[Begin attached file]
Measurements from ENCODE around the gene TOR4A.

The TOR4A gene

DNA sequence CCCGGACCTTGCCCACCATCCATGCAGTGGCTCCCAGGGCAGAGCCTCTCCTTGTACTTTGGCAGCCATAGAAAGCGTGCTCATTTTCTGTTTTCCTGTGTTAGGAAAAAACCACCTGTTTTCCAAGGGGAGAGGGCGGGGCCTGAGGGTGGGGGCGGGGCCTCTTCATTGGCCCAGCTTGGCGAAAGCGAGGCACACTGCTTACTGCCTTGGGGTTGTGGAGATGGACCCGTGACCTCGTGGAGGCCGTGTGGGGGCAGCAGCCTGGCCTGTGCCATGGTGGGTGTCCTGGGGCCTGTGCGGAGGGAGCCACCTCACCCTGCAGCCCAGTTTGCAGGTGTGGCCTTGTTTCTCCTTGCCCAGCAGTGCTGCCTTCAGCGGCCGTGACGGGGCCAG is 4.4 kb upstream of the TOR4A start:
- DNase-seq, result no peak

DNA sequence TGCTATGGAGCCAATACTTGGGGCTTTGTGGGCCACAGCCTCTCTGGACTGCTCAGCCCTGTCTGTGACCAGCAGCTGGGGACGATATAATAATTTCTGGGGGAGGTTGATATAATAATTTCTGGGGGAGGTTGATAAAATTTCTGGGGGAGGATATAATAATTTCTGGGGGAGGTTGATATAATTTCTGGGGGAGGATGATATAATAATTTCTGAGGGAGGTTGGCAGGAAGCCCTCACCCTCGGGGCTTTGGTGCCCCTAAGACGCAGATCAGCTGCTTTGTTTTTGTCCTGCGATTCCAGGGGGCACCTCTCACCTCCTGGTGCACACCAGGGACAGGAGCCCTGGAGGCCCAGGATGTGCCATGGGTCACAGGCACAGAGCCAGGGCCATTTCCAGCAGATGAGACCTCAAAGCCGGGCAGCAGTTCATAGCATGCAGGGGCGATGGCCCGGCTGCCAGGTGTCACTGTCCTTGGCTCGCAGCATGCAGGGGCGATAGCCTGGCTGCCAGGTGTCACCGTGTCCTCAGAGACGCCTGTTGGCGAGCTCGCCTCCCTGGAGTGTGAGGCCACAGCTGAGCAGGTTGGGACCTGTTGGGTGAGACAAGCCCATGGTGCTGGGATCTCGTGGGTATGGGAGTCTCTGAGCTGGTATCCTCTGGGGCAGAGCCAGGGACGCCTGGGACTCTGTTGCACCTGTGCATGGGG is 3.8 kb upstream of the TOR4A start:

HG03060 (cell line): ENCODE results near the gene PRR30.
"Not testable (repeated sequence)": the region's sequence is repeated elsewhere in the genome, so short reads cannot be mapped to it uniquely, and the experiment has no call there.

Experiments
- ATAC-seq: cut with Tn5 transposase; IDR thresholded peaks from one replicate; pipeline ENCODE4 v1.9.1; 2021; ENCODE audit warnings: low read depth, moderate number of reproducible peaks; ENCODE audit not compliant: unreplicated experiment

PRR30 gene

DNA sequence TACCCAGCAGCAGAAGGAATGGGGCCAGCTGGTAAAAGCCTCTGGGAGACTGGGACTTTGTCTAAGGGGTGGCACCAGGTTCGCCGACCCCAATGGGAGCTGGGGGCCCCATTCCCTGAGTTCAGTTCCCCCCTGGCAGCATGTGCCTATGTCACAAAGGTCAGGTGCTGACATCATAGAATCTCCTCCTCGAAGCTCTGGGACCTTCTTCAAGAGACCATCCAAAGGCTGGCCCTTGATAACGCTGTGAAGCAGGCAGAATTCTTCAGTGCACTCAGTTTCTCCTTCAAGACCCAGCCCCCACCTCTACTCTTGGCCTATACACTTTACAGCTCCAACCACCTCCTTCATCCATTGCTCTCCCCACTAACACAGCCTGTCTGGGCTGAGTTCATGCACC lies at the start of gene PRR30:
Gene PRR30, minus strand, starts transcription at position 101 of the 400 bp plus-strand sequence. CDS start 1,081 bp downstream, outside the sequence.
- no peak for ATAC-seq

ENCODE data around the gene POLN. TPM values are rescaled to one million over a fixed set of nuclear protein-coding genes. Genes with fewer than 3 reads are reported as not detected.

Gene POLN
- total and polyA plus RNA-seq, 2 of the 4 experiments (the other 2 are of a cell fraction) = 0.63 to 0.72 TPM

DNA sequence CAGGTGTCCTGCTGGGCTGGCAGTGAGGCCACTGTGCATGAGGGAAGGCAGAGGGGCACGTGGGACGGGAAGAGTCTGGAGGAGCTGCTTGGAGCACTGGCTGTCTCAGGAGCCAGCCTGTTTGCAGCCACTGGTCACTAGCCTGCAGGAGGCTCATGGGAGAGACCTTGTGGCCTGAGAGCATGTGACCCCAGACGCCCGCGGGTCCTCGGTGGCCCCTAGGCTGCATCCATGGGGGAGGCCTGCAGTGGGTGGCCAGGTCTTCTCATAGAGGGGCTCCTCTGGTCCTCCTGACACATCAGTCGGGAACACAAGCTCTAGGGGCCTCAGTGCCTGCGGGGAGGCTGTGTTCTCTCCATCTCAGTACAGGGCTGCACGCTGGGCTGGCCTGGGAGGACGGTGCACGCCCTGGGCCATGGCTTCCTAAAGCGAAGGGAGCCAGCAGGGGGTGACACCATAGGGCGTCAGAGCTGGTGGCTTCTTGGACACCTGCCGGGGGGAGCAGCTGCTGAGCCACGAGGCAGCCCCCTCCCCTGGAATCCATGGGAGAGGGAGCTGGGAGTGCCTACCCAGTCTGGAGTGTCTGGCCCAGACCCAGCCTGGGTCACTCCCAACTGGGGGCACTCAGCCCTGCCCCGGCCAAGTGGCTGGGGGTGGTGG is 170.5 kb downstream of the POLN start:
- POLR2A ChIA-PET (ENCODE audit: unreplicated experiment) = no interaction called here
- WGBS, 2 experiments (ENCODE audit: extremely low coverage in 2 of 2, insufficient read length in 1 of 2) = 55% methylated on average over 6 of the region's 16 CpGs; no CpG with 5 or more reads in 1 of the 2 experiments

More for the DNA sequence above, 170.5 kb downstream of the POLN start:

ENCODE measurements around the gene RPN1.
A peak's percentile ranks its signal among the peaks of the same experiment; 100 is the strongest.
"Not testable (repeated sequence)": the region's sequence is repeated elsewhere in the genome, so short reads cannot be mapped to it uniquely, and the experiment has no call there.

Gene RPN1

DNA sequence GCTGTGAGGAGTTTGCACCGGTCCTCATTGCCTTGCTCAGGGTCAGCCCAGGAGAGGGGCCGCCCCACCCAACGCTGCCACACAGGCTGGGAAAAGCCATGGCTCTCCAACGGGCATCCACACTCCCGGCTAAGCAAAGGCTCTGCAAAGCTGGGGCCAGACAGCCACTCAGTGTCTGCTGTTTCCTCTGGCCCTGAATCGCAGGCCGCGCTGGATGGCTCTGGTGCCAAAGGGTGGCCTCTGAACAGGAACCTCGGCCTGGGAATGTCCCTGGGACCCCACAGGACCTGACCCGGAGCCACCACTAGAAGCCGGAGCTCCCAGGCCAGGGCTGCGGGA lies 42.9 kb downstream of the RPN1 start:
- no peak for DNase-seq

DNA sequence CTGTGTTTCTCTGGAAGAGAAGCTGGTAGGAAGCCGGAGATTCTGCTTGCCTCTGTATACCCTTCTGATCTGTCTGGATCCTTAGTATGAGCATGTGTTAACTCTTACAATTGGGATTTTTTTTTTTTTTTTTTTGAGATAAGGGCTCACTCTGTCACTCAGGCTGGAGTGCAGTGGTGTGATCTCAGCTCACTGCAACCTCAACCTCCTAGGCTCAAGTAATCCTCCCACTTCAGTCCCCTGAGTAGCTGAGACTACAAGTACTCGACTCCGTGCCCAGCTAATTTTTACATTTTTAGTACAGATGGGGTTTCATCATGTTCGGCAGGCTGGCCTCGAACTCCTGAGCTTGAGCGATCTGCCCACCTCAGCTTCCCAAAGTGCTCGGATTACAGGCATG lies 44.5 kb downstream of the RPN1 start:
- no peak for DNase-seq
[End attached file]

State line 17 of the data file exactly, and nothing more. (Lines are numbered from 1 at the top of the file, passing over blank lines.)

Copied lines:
DNA sequence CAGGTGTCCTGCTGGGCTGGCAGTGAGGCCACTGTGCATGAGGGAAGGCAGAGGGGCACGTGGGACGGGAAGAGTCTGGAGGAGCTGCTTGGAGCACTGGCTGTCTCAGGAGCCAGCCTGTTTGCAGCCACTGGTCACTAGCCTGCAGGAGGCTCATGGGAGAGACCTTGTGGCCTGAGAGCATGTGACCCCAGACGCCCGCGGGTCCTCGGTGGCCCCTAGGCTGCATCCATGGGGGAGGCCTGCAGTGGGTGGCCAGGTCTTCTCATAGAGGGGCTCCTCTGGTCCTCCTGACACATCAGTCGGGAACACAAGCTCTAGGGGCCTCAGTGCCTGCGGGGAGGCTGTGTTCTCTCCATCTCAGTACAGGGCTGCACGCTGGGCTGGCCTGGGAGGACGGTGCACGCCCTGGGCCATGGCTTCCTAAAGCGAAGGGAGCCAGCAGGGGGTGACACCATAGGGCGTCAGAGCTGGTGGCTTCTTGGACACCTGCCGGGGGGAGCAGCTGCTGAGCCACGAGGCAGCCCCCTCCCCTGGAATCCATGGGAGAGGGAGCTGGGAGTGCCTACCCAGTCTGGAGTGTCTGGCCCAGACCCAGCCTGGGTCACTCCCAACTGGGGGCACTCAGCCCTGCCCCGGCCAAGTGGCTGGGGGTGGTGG is 170.5 kb downstream of the POLN start: